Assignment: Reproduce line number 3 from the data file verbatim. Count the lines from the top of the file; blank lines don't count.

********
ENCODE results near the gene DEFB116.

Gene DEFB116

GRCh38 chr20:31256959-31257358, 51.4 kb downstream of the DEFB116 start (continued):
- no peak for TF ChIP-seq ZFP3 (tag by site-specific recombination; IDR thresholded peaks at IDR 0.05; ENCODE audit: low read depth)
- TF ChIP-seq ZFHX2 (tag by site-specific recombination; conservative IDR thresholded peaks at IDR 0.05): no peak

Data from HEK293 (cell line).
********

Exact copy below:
GRCh38 chr20:31256959-31257358, 51.4 kb downstream of the DEFB116 start (continued):